REVIEW: DiMarzio Area J bass pickup set
DiMarzio’s Area J set is designed to sound as close to original J bass pickups as possible, but in a humbucking configuration to remove any background noise. Nobody likes excessive noise at the best of times but this is especially important today where bass distortion and biamped rigs seem so much more common than any other time I can think of. Who wants to plug into a multi-amp rig of doom, spend hours dialling in punchy clean low end and a growly, distorted treble, only to have the whole thing overwhelmed with 60-cycle hum? No-one, that’s who.
I installed the Area J set in my Fernandes Jazz Bass copy. It’s a great instrument with a very playable neck and an authentic natural tone, but the stock pickups were a little lacking in character. They were also noisy as all get-out despite extensive and very high quality shielding throughout the electronics and pickup cavities. See?
As you can hear from that sound clip (with both pickups at full volume), the bass didn’t exactly sound awesome with the original pickups… especially because there was a ground hum that needed to be repaired. It was there when I got the bass and I hadn’t had a chance to fix it yet. But if you can listen past that problem, you’ll hear a bass that has definite Jazz Bass character, but is a little one dimensional.
Installing the Area J set was extremely easy. After unsoldering each original pickup and lifting them out, it was simply a matter of sitting the Area Js (the back unit is slightly longer than the front one) on top of the pickup shielding plates, screwing them down, soldering the red wire of each pickup to the centre tag of its respective volume pot, soldering the green and gray wires to the back of the pot, then joining the black and white wires together and shielding them off. While I was in there, I diagnosed the cause of the ground hum – a broken wire from the tone control to the output jack. The pickup set came with a little instruction leaflet (also available for download on the DiMarzio website) which, in addition to a simple text outline of how to remove the old pickups and install the new ones, includes a couple of alternate wiring methods which take further advantage of the pickups’ humbucking nature. I just went for the standard Jazz Bass wiring. I left plenty of wire for future experiments with push-pull pots and the like, and plugged in.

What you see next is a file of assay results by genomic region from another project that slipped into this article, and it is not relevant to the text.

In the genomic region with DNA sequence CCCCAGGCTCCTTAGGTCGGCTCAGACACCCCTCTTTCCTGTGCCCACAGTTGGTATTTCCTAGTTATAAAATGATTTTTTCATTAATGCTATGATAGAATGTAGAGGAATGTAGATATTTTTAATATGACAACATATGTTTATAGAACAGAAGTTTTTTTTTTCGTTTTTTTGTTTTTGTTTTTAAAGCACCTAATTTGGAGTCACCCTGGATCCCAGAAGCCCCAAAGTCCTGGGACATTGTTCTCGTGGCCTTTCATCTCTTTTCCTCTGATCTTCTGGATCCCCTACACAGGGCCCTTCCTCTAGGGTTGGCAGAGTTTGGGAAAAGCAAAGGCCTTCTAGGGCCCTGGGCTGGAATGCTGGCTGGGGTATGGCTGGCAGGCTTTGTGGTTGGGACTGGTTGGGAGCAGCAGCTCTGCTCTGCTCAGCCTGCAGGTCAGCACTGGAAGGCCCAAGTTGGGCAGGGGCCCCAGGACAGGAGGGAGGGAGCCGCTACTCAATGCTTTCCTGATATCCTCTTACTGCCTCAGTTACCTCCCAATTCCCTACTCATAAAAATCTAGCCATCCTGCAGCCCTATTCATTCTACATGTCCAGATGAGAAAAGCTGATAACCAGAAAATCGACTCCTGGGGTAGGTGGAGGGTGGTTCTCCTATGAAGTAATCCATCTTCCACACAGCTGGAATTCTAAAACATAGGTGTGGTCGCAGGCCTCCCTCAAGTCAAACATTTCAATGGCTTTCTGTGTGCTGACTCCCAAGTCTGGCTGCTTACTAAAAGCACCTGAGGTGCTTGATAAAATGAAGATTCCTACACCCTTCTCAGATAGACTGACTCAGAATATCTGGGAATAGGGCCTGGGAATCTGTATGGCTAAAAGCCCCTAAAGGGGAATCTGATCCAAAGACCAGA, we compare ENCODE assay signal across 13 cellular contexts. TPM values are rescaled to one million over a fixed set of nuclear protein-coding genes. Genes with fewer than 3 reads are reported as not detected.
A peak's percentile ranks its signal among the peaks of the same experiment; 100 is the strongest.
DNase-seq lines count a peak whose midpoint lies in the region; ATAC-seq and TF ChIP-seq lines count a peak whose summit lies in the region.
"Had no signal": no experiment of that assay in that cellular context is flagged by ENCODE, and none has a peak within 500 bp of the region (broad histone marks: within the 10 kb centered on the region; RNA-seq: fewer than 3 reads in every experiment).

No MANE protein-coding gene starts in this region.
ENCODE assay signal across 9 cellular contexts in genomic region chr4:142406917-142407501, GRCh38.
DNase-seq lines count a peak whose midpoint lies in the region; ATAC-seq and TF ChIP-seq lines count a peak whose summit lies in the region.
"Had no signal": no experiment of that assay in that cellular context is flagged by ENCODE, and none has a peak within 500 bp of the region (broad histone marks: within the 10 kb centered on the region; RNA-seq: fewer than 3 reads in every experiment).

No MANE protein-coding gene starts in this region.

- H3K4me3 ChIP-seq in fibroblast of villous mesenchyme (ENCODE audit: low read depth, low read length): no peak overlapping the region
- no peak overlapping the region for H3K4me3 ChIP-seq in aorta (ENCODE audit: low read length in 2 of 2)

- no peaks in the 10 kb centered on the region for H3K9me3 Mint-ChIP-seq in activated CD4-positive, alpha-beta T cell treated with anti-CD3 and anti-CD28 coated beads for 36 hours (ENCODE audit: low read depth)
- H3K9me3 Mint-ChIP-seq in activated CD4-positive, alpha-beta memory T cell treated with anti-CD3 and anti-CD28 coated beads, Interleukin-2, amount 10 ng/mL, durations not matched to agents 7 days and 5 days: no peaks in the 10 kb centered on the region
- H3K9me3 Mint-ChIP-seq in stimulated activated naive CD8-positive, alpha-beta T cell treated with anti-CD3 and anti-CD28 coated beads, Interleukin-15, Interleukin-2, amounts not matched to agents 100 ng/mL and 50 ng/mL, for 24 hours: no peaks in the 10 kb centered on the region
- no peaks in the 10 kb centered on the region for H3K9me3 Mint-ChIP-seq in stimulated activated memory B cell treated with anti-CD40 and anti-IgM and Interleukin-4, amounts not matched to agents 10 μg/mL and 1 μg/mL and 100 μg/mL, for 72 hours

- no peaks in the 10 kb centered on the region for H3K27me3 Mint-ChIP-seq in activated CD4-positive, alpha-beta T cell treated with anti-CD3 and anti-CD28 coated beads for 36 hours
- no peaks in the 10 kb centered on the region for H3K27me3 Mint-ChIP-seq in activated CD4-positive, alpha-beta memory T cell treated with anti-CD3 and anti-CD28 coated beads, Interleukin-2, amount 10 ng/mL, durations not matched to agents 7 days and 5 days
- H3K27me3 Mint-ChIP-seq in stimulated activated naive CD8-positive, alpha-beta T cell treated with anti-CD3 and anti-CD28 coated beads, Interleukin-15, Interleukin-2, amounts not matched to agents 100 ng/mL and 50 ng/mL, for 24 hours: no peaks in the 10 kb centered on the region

The bridge pickup is bright yet warm. By itself the sound is clear but not sharp – especially suited to that classic Geddy Lee sound, where you want to jump out from a mix and leave some low-end real estate for the drummer and rhythm guitar to occupy. This pickup seems to respond especially well to playing with the fingers, especially when you get a little bit of nail involved for some clarity and definition. The neck unit sounds fuller and rounder than the bridge, which makes it useful for John Paul Jones-style fingerpicked lines around the 7th-12th fret region. The lows are not overwhelming, and the high end is smooth and clear.
Here’s a Rush-sounding clip using the bridge pickup:
Here you’ll hear the bridge pickup panned hard right, the neck pickup hard left, and both pickups (blended 100% neck, 70% bridge) in the middle:
Here’s the neck pickup, both as a main bass part and as a lead instrument (with unhealthy amounts of compression and a smattering of delay to play up a vintage vibe):
And finally here’s a big ol’ distorted demo – a little bit Chickenfoot, a little bit Audioslave:
After much messing about I found my ideal Jazz Bass tone with the front pickup at 100% volume and the rear one backed off to about 70%. This gave all the fullness of the front one but with a little more definition, especially when using a pick. I also really like the sound of this particular ratio when run through heavy distortion with the amp’s treble wound back a bit for that growly Billy Sheehan kind of tone. Billy’s tone is a lot more complex than this, of course, thanks to the special pickup layout of his DiMarzio-loaded Yamaha Attitude basses and the particulars of his amp rig, but the Area J set can get you somewhere in the general area thanks to its clear tone and lack of hum. You won’t get those hi-fi bass-and-treble-boosted slap tones without further processing, but you’ll get great natural jazz, soul, R&B, blues, classic rock and metal sounds with ease.
Thanks to DiMarzio for providing this pickup set for review. Thanks also to my 3-year-old son who wanted to help me, so I talked him through typing the colours of the pickup wires.